The January 6 riot on the US Capitol was a cataclysm – incited by a President willing to lie for political gain and a political party willing to accommodate him out of fear of political retribution.
Nothing, apparently, has changed.
Karl: But – but, wait a minute, I mean, [Donald Trump] hasn’t taken responsibility. You heard Kevin McCarthy say – I mean, do you agree with what Kevin McCarthy said there, that the President must take responsibility, that the facts demand that he take responsibility for what happened on January 6?
Scalise: Well, first of all – now, I wrote a Wall Street Journal editorial about where I think the responsibility lays for January 6. And surely, there’s a lot of blame to go around.
But at the end of the day, the people who stormed the Capitol on January 6, it was a disgrace. And they need to be held accountable. And in fact, over 180 have already been arrested. And I know the FBI’s working to root out every person who broke into the Capitol, who attacked police. There’s no place for that.
Um, “surely there’s a lot of blame to go around?”
Well, yes, there is. Trump, his enablers in Congress, conservative talk radio and TV, political professionals who seized on the stolen election lie to line their own pockets…..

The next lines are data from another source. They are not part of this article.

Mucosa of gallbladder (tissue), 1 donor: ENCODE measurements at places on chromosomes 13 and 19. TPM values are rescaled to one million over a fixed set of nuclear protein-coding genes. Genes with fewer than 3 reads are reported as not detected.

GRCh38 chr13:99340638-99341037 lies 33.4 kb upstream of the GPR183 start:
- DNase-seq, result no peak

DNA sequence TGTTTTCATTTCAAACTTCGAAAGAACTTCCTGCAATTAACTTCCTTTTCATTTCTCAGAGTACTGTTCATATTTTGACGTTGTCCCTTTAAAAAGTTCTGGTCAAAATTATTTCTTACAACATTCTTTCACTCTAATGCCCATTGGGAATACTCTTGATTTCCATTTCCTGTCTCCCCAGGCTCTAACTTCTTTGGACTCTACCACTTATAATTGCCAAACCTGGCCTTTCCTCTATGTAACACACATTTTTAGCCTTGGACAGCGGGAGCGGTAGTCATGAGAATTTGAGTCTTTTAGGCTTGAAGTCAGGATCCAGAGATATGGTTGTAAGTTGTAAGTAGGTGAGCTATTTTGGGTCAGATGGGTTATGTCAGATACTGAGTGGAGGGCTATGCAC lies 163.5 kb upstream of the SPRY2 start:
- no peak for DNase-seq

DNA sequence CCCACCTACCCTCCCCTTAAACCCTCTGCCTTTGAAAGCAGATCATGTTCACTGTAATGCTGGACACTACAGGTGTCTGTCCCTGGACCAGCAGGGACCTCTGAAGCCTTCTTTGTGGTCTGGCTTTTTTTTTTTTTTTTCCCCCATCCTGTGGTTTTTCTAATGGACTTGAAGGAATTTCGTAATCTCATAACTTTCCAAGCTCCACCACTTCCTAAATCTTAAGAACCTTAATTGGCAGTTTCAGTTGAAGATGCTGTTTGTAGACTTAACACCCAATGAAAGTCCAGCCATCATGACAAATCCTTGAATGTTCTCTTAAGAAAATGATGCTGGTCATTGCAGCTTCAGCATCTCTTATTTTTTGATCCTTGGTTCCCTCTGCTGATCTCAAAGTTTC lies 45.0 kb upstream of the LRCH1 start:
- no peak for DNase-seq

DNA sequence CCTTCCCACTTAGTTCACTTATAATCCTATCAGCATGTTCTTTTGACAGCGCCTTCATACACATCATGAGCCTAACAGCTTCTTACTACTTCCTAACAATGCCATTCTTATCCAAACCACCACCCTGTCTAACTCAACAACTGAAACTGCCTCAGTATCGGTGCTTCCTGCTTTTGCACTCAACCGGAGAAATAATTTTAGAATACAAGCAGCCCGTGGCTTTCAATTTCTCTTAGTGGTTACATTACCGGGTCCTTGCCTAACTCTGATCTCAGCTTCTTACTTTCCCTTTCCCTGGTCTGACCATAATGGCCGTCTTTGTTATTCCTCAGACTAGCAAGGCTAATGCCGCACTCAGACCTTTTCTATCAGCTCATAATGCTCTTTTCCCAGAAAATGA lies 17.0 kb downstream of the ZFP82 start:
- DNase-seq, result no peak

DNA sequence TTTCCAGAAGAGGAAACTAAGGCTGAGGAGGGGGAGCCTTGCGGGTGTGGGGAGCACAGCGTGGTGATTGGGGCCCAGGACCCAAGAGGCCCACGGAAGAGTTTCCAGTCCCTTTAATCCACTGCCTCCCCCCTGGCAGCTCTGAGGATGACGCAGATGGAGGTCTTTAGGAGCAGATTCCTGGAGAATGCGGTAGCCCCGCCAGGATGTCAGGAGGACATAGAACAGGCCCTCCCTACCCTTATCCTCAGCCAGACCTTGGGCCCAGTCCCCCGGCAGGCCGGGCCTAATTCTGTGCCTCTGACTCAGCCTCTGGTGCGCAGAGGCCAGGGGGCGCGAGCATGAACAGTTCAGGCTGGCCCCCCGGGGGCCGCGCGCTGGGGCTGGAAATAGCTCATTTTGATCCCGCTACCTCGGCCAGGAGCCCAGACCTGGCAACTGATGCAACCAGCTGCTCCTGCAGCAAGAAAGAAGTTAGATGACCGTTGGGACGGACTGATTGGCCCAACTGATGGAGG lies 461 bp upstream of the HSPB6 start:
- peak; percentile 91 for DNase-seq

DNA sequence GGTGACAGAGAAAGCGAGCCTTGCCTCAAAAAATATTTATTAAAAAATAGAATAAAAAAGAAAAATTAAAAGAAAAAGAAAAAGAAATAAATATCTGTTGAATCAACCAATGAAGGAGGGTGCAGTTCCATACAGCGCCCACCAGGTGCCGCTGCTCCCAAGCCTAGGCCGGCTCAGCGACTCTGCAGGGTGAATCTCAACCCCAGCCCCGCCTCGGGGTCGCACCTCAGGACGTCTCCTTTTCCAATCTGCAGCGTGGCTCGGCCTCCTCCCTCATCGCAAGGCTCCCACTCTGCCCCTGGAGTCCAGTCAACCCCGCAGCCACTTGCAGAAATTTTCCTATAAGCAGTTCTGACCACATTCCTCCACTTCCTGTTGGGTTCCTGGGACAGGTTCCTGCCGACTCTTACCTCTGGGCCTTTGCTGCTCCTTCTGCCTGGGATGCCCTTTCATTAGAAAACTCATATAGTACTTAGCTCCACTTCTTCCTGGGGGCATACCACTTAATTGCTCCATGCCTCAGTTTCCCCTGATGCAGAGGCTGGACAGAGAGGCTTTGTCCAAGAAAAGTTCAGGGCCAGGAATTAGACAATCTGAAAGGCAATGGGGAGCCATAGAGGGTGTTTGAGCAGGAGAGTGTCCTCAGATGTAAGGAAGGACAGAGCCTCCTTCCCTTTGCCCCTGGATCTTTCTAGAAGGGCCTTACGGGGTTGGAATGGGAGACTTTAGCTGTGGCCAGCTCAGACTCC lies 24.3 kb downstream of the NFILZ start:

But I don’t think that’s what Scalise means. In fact, he appears to be engaged in a “both-siderism” argument, the idea that bad people from all over the political spectrum were responsible for the damage done to the Capitol and the country on January 6.
In fact, as the interview wore on, Scalise went further down the “whataboutism” road.
“When you look at – look, Donald Trump has denounced what happened, and I think everybody should have been unequivocal in their denouncing of what happened, not only on January 6 but during the summer, when they were burning down cities, shooting cops, beating people in the streets,” he told Karl. “You – you saw … the left denouncing January 6, as we did. They didn’t denounce what happened during the summer.”
Worth noting here: While there was some violence at protests over racial in equity during the summer of 2020 it was a) not widespread and b) not an assault on the US Capitol while the vice president of the United States and members of Congress were inside it.
Also worth noting: Trump never denounced the violence on January 6. Quite the opposite.
“We love you. You’re very special,” Trump told rioters on that day.
Asked by Karl whether Joe Biden was the “legitimate” president, Scalise said this: “Look, Joe Biden’s the president. There were a few states that did not follow their state laws. That’s really the dispute that you’ve seen continue on.”
Which isn’t a simple “yes.”
What Scalise’s interview shows is that the internal politics of the House GOP conference – and the party’s broader base – simply leave no room for anyone to cross Trump. Still. Regardless of whether Scalise believes what he says about the election and the January 6 riot, he feels compelled to say those things because he knows that if he doesn’t toe the line, he can expect a leadership challenge, a censure from his state party and a likely primary challenge next year.
That fear of reprisal means that the GOP is still Donald Trump’s party, and will be until its elected leaders start putting principle over political calculation.